A site that appears to offer objective data but is geared toward professionals and requires a membership fee can be found at http://www.naturaldatabase.com.
A free site that does not sell products is at http://www.consumerlabs.com. Web MD ( http://www.webmd.com) and Whole Health MD ( http://www.wholehealthmd.com) are free but more commercial sites that involve products and sponsors, and therefore may require more critical examination.
“Just because a site is not commercial doesn’t necessarily mean the information is good, and just because a site is commercial, doesn’t mean it has bad-quality information. I look for some objectivity, reporting both sides of a question. I look for resources that have credibility. They may be backed up by scientific data or list references from professional societies. Also, if something promises too much, I get skeptical and tend to believe they can’t deliver anything.”
Again, Dr. Hardy suggests using your best judgment, then taking the information to your physician for input. “People are always asking me about one product or another. I looked up one recently and all I could find were people selling it in a multilevel marketing scheme. The only research I could find was either anecdotal or propaganda from the company. So I had to say, ‘I’ve heard the stories. They’re interesting but there is no research. I can’t find even one study of independent data.’ I’m sure miracles happen and spontaneous remissions occur, but I think caution is a note to strike.”
Step Three: Know what is in the supplement you want to take. Botanical preparations are not required by the Food and Drug Administration to meet the same stringent safety and efficacy standards set for pharmaceutical drugs but they are required to reach manufacturing standards established by the Dietary Supplement Health and Education Act of 1994.
Herbal medicines cannot claim to heal or cure diseases or conditions. And although control is becoming tighter, the amount and potency of ingredients in supplements are anything but uniform.
For example, the potency of various brands of St. John’s wort has ended up under the microscope in recent years. In 1998, The Los Angeles Times reported that in a study commissioned by the newspaper, three of 10 brands of the herbal mood-stabilizer “had no more than about half the potency listed on the label.” The Boston Globe announced in January that it had hired two companies to independently test seven St. John’s wort products. “We found that there was considerable chemical and biological variation among the products tested.”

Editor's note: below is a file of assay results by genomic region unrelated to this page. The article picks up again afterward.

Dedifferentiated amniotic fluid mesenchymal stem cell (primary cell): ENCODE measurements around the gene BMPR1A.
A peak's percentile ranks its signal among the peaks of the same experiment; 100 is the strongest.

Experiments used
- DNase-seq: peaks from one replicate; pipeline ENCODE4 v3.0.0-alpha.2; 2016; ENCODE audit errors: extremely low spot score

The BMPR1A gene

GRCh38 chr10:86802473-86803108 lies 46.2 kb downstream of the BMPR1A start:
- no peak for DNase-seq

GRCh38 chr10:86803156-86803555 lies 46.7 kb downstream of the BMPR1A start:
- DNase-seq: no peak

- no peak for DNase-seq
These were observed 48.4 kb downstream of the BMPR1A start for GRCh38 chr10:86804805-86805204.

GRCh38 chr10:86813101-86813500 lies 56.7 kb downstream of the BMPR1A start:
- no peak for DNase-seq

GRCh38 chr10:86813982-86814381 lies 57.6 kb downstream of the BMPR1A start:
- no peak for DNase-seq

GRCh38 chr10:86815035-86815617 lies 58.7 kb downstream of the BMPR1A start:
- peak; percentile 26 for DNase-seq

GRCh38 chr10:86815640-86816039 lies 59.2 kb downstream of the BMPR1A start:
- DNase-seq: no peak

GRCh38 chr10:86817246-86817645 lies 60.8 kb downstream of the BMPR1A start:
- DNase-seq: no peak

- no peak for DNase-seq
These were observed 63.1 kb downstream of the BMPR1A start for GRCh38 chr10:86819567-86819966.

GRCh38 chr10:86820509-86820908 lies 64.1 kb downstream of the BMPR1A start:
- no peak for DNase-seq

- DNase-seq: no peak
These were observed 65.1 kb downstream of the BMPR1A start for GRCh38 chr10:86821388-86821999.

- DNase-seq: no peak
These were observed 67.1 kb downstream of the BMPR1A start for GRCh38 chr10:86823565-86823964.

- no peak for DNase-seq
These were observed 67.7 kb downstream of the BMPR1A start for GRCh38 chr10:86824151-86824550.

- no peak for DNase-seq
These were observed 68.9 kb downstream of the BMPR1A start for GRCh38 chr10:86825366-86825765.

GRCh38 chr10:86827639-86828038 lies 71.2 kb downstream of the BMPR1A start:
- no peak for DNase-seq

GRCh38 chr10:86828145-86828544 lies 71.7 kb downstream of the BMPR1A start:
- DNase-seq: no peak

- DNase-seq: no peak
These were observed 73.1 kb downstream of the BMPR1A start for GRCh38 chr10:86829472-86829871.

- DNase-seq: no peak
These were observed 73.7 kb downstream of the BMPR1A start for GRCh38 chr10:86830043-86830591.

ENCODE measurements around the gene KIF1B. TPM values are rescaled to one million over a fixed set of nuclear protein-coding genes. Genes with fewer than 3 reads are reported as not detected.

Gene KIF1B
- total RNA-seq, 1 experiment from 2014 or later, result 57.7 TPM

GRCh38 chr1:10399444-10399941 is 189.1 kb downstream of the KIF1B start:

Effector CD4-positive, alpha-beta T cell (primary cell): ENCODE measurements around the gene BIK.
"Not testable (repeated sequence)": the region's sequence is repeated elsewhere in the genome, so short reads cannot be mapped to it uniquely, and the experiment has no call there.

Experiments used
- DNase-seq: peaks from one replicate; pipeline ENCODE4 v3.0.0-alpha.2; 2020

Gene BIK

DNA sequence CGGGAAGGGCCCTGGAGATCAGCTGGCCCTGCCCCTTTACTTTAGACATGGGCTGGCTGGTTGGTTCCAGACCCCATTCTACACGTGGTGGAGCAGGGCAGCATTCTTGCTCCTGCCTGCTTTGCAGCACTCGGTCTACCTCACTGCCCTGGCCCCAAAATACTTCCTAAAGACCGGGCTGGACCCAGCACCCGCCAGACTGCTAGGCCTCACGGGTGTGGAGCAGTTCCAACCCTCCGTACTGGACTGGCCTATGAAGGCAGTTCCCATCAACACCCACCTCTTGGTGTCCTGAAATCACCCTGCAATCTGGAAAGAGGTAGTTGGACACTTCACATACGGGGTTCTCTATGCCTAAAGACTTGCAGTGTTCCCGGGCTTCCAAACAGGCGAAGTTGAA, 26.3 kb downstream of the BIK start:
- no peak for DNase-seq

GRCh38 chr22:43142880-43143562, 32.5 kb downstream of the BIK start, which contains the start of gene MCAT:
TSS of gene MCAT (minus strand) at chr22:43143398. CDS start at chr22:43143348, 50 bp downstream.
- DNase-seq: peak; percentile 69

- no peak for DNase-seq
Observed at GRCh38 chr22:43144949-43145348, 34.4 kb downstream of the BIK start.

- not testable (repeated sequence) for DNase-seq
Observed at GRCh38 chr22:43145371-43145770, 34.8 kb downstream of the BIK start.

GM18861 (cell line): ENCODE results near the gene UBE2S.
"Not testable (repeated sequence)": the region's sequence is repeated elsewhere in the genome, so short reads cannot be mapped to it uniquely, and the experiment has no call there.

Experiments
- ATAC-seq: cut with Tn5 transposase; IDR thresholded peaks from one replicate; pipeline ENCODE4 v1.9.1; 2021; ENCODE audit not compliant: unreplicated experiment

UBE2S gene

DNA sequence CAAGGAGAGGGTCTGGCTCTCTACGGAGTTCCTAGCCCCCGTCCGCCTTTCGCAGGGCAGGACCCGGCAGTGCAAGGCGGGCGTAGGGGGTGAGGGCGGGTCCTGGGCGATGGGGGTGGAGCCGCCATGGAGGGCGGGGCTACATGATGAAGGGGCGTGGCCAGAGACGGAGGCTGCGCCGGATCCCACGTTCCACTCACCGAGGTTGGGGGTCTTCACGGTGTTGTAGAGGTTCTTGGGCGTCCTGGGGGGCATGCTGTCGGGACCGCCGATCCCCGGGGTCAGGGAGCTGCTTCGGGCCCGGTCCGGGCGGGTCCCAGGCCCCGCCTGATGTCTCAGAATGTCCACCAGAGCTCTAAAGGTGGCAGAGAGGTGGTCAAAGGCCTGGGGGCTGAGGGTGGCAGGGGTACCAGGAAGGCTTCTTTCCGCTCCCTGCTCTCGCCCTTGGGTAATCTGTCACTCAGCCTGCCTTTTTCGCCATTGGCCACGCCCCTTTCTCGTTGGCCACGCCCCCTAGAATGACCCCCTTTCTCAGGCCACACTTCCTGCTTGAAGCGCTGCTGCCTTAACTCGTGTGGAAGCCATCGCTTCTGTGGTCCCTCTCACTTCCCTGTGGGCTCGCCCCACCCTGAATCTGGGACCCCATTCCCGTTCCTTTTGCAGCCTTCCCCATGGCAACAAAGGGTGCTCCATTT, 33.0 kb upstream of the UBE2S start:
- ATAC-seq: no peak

Dr. Hardy says there may be no guarantees that you’re getting what you pay for in an herbal supplement, but there are tell-tale signs she looks for on a label to increase the odds. “I want to see information about the company, something that lets me know it has been around for a while. I want to see that the scientific, botanical name of the herb is there, and I want to know how much is in each capsule. Not all herbs need to be standardized but if they are standardized, it’s good to know exactly how they are standardized. I like to see lot numbers and expiration dates as indications that the company has quality control standards. If necessary, I will call the company to find out about their quality control process.”
A more complete discussion of the issue can be found in a paperback book written by Logan V. Chamberlain, “What the Labels Won’t Tell You: A Consumer Guide to Herbal Supplements.”
When shopping for a supplement, Dr. Hardy says quality is not always determined by price. “In The L.A. Times article, one of the cheapest preparations did the best.”
Finally, Step Four, which is at least as important as Step One: Get an accurate diagnosis before trying to find a cure. Many diseases and conditions share common symptoms. If you treat yourself for the wrong illness or a specific symptom of a complex disease, you may delay legitimate treatment of a serious underlying problem.
“The greatest danger in self-treatment may be self-diagnosis. If you don’t know what you really have, you can’t treat it appropriately,” says Dr. Hardy. “If you have already established a relationship with a physician or practitioner, they can order the proper medical tests and help you initiate appropriate therapies.”
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The above story is based on materials provided by Cedars-Sinai Medical Center. Note: Materials may be edited for content and length.